If Massive Attack's "Blue Lines" was a manifesto for the trip-hop movement, Mono's debut album is its full realization.
Producer Martin Virgo and breathy singer Siobhan de Mare have concocted an enchanting aural landscape that manages to strike a perfect balance between the sour, cerebral pop of Portishead and the naive, retro cool of the Sneaker Pimps. Two of the samples they use indicate how much Mono's sound is an end-of-the-millennium reinterpretation of the swinging '60s: John Barry's "The Ipcress File" and Burt Bacharach's "Walk On By."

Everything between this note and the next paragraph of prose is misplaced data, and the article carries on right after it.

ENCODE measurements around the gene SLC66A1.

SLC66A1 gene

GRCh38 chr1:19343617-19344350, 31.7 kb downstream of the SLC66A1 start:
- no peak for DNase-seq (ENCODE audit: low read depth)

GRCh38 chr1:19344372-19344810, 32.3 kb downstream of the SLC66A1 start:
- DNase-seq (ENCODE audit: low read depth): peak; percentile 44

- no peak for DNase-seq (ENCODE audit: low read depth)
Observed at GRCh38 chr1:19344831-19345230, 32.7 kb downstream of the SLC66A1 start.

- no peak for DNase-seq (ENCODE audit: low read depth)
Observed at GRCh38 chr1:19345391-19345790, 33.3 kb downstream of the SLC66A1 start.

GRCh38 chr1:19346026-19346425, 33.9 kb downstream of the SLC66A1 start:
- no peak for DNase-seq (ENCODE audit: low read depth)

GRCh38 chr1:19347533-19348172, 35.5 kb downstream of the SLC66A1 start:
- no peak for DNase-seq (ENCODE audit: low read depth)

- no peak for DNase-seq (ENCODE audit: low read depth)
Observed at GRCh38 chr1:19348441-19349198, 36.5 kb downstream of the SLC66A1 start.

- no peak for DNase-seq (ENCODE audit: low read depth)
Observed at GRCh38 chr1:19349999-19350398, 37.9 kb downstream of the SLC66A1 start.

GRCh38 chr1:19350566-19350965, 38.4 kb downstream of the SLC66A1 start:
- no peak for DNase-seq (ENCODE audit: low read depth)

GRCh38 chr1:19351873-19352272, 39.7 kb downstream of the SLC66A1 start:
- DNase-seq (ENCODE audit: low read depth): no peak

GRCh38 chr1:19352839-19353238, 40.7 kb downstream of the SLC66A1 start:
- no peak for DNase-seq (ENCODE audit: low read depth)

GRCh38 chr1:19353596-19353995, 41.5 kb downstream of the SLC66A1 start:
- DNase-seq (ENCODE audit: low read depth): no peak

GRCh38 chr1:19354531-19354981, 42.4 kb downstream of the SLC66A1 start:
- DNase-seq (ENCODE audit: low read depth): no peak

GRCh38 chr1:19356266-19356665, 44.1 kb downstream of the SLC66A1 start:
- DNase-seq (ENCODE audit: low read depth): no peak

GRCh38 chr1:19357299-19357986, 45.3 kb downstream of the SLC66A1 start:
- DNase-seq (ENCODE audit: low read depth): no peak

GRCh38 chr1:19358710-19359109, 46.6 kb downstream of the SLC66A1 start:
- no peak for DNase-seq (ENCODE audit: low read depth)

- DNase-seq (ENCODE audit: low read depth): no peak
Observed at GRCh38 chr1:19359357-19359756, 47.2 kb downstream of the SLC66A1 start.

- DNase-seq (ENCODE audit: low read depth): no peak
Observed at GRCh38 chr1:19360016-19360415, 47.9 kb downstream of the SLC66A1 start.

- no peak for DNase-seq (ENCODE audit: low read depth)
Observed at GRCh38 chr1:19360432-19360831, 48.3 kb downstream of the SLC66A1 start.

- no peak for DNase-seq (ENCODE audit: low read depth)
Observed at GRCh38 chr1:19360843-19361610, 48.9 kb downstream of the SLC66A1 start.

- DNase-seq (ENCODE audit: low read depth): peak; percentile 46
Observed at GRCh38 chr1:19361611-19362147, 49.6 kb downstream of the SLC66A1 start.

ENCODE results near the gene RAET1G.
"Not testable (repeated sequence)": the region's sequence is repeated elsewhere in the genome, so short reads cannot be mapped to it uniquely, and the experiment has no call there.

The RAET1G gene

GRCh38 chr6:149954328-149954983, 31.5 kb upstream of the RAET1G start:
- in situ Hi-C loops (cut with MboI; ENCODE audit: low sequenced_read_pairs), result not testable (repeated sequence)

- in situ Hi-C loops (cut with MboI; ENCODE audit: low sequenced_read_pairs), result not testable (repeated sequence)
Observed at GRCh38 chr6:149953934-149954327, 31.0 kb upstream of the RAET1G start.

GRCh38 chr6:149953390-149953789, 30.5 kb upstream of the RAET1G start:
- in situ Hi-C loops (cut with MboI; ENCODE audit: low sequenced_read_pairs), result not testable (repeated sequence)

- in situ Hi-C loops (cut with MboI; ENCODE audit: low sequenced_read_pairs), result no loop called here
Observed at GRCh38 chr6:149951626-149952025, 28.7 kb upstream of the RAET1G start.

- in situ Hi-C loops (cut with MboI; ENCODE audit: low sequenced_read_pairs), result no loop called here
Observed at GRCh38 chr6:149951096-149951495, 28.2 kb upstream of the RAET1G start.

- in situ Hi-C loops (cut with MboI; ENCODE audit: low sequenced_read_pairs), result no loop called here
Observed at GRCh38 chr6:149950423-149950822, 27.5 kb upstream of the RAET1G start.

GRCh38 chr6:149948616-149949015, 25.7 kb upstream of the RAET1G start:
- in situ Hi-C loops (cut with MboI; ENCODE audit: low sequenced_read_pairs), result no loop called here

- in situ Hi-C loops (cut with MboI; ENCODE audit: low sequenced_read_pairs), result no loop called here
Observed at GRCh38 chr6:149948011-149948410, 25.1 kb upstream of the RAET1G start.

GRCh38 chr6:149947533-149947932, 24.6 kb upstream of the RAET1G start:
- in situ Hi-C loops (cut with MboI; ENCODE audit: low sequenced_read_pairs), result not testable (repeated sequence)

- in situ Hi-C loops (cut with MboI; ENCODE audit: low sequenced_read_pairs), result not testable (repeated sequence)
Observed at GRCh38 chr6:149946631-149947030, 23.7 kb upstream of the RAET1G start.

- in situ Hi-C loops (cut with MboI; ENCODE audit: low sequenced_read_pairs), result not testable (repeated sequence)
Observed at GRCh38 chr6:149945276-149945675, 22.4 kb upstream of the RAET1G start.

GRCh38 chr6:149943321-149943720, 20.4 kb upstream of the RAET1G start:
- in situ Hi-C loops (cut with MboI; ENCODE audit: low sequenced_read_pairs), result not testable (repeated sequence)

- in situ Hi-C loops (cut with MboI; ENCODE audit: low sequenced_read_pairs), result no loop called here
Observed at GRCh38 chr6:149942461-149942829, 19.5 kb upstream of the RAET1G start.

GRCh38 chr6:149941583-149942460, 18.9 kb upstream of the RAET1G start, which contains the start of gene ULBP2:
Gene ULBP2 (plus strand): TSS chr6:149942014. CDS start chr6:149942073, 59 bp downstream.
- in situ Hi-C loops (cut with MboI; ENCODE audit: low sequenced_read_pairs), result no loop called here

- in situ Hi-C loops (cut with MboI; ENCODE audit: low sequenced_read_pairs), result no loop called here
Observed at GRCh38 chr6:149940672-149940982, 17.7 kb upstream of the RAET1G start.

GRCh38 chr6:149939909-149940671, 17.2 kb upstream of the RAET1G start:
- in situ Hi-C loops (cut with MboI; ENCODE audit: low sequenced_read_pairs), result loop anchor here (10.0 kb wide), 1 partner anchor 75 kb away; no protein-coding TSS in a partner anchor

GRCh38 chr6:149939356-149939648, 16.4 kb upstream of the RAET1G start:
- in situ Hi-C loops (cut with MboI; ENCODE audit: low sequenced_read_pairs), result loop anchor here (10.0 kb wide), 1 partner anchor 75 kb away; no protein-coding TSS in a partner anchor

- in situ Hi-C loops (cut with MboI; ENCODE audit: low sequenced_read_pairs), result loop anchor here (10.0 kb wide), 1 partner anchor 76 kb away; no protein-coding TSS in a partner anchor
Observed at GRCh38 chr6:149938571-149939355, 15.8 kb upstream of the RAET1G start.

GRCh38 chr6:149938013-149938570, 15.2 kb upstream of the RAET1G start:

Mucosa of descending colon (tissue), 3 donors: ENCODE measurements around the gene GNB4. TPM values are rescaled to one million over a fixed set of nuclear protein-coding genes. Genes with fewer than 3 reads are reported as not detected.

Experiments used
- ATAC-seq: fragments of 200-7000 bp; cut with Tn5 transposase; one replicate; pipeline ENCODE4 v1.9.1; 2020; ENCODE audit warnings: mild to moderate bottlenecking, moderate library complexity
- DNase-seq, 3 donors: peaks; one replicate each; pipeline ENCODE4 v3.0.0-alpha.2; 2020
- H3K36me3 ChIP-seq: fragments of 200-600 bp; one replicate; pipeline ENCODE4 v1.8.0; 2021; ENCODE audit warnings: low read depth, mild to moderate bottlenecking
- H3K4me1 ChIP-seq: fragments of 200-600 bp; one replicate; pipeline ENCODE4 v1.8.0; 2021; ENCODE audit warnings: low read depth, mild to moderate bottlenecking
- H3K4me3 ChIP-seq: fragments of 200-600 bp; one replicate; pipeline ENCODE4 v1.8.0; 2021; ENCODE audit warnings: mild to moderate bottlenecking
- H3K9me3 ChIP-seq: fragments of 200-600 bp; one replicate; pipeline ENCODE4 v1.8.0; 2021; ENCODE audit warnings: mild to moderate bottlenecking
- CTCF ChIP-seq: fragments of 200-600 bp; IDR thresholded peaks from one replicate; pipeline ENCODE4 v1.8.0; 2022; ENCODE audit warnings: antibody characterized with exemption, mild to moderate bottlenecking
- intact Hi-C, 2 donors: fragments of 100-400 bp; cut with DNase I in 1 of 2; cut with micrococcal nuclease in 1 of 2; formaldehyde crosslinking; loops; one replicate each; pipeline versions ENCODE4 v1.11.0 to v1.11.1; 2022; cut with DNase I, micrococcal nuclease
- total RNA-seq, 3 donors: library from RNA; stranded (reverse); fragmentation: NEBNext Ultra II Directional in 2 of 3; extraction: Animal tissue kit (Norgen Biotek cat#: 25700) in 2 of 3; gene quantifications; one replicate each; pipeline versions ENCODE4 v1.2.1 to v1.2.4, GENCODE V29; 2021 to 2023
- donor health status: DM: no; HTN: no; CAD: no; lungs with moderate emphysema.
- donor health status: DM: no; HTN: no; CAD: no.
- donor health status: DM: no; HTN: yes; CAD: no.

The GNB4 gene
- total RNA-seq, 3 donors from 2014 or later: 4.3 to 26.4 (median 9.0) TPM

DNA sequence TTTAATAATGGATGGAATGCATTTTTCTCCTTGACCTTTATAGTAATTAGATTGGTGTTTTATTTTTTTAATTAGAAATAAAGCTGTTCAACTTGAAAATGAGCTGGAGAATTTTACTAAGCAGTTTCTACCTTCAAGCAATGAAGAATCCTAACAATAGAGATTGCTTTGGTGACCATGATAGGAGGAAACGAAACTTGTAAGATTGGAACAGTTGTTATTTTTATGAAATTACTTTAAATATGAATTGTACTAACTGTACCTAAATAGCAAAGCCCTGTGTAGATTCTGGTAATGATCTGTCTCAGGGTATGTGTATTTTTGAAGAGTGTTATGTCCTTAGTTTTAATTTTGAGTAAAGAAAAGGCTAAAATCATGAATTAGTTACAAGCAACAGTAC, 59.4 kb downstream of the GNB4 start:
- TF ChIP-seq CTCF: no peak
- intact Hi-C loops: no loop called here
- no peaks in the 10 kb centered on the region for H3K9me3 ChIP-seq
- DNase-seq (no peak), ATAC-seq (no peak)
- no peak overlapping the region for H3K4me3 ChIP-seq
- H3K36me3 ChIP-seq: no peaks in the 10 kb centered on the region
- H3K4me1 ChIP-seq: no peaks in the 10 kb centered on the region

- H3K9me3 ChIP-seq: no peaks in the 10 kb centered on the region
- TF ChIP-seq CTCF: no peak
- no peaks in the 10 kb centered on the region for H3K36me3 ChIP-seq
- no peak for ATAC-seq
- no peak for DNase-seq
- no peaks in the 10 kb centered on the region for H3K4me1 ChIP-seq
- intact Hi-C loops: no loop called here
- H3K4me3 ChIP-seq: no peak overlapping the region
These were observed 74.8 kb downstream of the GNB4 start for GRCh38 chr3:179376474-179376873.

But "Formica Blues" is more than just precious revivalism. There's the gorgeous pop of "Disney Town" and the Erik Satie-like instrumental "Hello Cleveland!," in which the adventurous duo offers its take on another trip-hop staple--the soundtrack theme for a movie that doesn't exist. Mono's integration of four decades of British pop into one aesthetic package is as fulfilling as it gets.
Albums are rated on a scale of one star (poor), two stars (fair), three stars (good) and four stars (excellent).